Queen Anne's County spends ten million dollars a year more on education than Talbot does, proof positive that more kids in school equals bigger government budgets and higher taxes. But fewer kids isn't the only reason for the lower cost of education, because while Talbot offers new teachers comparatively high salaries, as teachers gain experience and tenure, they find that their salaries do not keep up with other counties across the state. This means that the longer a teacher works in Talbot County, the less he/she will make comparatively over time. 

In 2012, Queen Anne's County had more than twice the budget for roads maintenance as Talbot County, and any of the five Queen Anne's Commissioners would tell you that is still a woefully inadequate sum. In fact, Queen Anne's County has stopped removing roadkill from the side of the roads, so insufficient is our budget.  Sticking with public works, Talbot spent only 25% of the Queen Anne's County budget for solid waste; and yet people have complained to no end that our county transfer stations are not open frequently enough, imagine if they were closed 75% more of the time than they already are! People would wind up dumping their trash on the roads, but there would be no road maintenance to clean it up.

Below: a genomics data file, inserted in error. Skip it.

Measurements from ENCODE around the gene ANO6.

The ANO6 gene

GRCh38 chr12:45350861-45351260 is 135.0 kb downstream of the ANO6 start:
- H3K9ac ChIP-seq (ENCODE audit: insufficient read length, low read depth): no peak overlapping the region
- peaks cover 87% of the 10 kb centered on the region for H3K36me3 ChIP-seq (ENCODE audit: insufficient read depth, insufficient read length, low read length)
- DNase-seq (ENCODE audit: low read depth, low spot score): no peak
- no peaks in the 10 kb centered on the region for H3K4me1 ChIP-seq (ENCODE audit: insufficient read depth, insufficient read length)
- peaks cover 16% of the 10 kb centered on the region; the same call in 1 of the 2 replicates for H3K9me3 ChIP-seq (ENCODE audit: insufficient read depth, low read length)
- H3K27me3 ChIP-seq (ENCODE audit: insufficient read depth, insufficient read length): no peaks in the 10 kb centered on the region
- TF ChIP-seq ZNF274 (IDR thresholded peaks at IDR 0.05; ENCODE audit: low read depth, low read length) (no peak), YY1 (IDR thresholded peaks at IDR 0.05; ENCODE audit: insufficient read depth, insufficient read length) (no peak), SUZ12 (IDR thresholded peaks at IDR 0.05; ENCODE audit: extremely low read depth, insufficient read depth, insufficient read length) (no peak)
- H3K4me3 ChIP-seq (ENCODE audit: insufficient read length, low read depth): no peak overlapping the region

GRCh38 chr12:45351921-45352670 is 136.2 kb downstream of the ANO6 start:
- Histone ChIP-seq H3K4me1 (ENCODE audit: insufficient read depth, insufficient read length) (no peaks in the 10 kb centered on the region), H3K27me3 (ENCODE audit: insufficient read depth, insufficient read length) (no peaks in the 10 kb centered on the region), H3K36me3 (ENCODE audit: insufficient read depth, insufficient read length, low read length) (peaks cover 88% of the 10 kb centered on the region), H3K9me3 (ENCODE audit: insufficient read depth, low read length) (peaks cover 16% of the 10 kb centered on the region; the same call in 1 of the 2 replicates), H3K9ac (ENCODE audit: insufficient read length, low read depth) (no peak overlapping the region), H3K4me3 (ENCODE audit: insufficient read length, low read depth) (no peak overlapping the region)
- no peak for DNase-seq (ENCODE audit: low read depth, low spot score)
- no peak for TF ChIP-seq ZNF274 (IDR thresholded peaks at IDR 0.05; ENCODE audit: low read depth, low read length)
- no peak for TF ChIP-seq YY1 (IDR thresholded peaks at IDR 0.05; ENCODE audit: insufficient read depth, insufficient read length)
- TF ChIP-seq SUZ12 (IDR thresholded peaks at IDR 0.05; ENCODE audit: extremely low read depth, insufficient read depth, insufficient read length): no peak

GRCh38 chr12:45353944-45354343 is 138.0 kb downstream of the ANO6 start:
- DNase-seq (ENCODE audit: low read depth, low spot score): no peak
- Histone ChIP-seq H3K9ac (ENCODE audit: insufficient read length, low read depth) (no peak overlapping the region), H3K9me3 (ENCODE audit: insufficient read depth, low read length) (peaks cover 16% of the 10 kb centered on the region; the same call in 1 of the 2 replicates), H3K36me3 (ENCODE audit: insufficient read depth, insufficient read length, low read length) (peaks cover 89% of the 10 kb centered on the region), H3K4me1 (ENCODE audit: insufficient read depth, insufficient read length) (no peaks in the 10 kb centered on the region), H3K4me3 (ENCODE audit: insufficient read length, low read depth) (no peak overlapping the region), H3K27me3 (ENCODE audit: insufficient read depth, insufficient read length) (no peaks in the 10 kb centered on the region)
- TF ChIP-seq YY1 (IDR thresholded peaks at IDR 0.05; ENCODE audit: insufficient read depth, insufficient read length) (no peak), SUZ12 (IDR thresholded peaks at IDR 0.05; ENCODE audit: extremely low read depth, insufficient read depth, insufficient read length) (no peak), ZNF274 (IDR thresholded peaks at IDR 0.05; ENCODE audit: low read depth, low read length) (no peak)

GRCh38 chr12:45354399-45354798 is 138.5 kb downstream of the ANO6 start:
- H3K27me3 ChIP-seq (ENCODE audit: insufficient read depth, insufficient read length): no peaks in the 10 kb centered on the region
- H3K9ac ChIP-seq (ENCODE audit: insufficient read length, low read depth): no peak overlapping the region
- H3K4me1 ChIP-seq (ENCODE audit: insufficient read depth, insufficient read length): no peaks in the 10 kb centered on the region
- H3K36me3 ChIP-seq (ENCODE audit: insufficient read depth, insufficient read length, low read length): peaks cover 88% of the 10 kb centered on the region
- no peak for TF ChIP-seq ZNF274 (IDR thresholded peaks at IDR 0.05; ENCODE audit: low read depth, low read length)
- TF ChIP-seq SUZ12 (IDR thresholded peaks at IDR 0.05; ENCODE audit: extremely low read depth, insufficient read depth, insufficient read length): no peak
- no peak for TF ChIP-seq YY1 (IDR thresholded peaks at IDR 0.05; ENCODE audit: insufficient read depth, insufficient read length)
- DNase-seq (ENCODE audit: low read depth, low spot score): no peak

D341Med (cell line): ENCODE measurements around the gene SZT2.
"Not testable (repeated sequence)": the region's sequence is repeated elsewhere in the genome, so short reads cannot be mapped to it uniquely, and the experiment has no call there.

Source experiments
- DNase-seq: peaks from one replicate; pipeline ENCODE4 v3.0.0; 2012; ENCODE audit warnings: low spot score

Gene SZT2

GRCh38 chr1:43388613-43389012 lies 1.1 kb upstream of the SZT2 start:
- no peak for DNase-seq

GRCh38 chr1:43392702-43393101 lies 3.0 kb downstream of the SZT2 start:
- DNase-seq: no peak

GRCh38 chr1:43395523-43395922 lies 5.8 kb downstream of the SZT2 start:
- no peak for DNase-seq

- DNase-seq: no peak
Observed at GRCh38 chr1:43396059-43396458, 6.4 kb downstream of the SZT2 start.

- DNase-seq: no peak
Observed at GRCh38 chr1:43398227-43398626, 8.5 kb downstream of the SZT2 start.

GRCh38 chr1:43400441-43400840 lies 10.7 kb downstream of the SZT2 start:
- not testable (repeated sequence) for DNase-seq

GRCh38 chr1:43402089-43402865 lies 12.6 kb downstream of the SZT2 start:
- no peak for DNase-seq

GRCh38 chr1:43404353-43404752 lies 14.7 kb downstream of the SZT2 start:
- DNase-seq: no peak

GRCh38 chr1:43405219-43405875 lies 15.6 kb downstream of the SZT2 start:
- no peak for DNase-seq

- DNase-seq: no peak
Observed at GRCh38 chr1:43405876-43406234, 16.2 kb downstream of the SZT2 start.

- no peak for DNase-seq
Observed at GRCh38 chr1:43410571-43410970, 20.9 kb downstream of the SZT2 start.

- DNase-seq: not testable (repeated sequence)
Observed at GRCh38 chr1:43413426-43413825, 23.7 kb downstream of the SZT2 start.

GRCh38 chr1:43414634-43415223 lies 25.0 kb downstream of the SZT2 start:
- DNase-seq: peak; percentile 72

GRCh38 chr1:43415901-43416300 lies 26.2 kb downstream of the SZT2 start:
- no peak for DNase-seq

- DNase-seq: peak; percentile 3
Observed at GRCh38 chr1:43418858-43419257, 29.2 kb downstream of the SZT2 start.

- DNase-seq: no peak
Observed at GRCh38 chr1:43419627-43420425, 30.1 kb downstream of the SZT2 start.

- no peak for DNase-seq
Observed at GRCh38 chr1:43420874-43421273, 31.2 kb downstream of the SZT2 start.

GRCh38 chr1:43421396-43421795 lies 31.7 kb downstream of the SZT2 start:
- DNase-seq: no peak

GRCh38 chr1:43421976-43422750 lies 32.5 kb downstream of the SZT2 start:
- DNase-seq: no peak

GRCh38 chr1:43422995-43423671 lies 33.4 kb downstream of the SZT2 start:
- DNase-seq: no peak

So as you can see, the case for Talbot's low taxes is quite clear, and it has virtually nothing to do with Big Box retail, or even revenue of any kind. As a very well placed contact in Talbot County told me during the research for this piece, "the impact of Big Box retail on Talbot County's budget and taxes is marginal." To imply that Queen Anne's County, by attempting to attract Big Box development, could somehow replicate Talbot County's tax rates is a baldfaced lie. It is a bastardization of the truth that deserves ridicule, because it seeks to misinform the public for the benefit of a few very interested stakeholders.

What the story of Talbot County actually tells us, is that if we want to have the lowest tax rate in the state, we should kick 10,000 people out, and reduce by nearly half the level of all our government services.

The math just doesn't add up; join me in voting NO on Question B in Queen Anne's County.

Notes on sources:
-Even with a tax increase in 2012, Queen Anne's County still has the fifth lowest tax rate of any county in the state of Maryland. You can see data for all counties here.      

-People like to talk about the lack of good paying jobs in Queen Anne's County, but as it turns out, Talbot County pays its county employees less across the board, and often much less, than does Queen Anne's. You can see salary data compiled by MACO here.

-You can see the Talbot County budget here.

-and the Queen Anne's County budget here.


Tuesday, October 16, 2012

Growth Deconstructed